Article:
Education Institutions Grapple With Overlap of First Amendment and Anti-Discrimination Laws

March 15, 2024

Education institutions at both the K-12 and higher education levels have grappled with complex First Amendment and anti-discrimination issues since the events occurring in Gaza in October 2023. A new lawsuit in the U.S. District Court for the District of Maryland confirms that these controversies continue to pose litigation risk for educational institutions.

On Feb. 14, 2024, the Council on American-Islamic Relations sued Montgomery County Public Schools (MCPS) in the U.S. District Court for the District of Maryland, claiming that officials at the schools violated three teachers’ free speech rights by suspending them for speaking on Palestinian human rights.

The suit arose after teachers Hajur El-Haggan, Anike Robinson and Angela Wolf (the plaintiffs) were placed on administrative leave after other teachers and staff at the school expressed concern about Palestine-related messaging on plaintiffs’ clothes and in their email signatures. Some of these messages included phrases like “Free Gaza,” “Free Palestine” or “From the river to the sea, Palestine will be free.”

Plaintiffs alleged that their discipline was unconstitutional viewpoint discrimination, disparate treatment on the basis of ethnicity under Title VII and disparate treatment under Maryland state laws. Plaintiffs further claimed that MCPS’ decision to suspend them after they expressed support for Palestine and criticism toward Israel was not based on how they expressed their views, but instead specifically targeted the views they expressed, in violation of their First Amendment rights. Plaintiffs highlighted that other teachers had long been allowed to express their views on a range of topics, including racial justice and the war in Ukraine, but had not been suspended.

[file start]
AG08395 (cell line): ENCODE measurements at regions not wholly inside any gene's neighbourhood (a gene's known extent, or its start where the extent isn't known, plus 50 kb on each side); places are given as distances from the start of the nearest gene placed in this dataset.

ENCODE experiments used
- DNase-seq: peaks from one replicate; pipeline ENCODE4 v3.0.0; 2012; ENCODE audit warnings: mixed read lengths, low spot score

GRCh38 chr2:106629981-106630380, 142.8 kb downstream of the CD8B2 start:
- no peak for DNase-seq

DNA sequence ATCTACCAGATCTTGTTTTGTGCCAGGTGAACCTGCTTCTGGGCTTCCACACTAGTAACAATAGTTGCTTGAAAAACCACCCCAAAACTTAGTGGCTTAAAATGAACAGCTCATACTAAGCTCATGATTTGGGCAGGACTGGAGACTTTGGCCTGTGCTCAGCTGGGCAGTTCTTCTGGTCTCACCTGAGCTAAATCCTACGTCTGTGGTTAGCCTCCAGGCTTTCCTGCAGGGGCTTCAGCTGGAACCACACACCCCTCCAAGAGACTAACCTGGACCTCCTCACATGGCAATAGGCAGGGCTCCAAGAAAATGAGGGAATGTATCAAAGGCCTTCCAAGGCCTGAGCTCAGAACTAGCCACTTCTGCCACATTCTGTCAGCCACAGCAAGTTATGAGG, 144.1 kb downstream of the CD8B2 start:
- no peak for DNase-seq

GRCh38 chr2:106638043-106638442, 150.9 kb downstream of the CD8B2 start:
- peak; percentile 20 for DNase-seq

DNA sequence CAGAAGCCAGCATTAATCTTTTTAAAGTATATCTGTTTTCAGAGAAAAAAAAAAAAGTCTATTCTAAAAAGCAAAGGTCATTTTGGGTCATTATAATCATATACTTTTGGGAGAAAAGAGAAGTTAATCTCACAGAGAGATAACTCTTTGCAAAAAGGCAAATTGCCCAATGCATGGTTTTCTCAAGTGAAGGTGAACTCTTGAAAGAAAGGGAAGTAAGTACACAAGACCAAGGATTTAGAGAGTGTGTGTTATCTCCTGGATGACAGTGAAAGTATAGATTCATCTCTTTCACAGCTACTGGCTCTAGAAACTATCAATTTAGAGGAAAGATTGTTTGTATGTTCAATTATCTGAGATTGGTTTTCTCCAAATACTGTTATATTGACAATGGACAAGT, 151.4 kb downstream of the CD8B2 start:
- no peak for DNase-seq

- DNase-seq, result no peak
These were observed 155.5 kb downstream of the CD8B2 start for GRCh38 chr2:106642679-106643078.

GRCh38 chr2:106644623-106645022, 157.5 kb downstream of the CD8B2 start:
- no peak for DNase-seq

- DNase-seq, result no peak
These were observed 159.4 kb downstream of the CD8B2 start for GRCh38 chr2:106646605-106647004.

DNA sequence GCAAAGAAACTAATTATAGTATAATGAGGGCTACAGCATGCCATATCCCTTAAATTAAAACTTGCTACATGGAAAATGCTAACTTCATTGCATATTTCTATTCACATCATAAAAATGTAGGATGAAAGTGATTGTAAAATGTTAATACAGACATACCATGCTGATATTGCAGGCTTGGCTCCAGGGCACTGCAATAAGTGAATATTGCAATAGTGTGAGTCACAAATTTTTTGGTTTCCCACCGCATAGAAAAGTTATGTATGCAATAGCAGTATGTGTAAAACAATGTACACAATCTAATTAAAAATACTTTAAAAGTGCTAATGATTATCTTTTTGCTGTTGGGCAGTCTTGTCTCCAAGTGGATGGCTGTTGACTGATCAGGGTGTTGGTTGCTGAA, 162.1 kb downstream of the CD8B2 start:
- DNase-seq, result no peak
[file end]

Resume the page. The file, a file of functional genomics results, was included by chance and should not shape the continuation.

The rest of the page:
This Maryland lawsuit is just one of several First Amendment-related suits filed since the attacks of Oct. 7, 2023. For example, in November 2023, the University of Florida chapter of Students for Justice in Palestine (UF SJP) filed a lawsuit challenging an order promulgated by University of Florida’s chancellor and Gov. Ron DeSantis requiring state universities to deactivate the Palestinian rights student group altogether. The lawsuit argued that the order censored UF SJP in violation of the First Amendment and penalized student members based on viewpoint. On Jan. 31, 2024, the U.S. District Court for the Northern District of Florida denied UF SJP’s request for a preliminary injunction, finding that public statements from Chancellor Ray Rodrigues suggested that UF did not intend to enforce the order. The court also found that students failed to demonstrate a substantial likelihood of establishing injury-in-fact because they had not identified any facts suggesting that students had self-censored or continued to speak under threat of punishment in light of the order.

Similarly, in November 2023, a complaint filed in the Northern District of California on behalf of students at the University of California Berkeley School of Law alleged that Jewish students increasingly were targeted and harassed after the Oct. 7, 2023, events in Gaza. The complaint specifically alleged that Jewish students were physically assaulted by protestors and received hateful emails. The students also alleged that UC Berkeley improperly allowed student organizations to exclude certain students based on their support for Israel and/or Zionism, in violation of the university’s own anti-discrimination policies. They further alleged that the university’s failure to enforce its own policies created a hostile environment toward Jewish students in violation of Title VI of the Civil Rights Act of 1964. UC Berkeley filed a motion to dismiss the students’ complaint on Feb. 5, 2024. That motion remains pending.

While each of these suits addresses a unique set of concerns, they all serve as reminders to public educational institutions to be mindful of the potential overlap between First Amendment issues and other civil rights laws, such as Title VI and Title VII. They also serve as a reminder to school leaders that any internal policies regarding the treatment of certain student organizations or permitted speech on campus must be consistently applied.

For example, educational institutions should avoid instituting policies that target specifically named student groups, faculty interest groups or social causes, as this may implicate constitutional concerns. Educational institutions should review their policies regarding student and faculty speech carefully and should ensure that administrators understand the importance of handling student complaints and events consistently and in accordance with those policies.

McGuireWoods will continue to monitor developments in this space. Please reach out to any of the authors of this article if your educational institution faces these complex issues.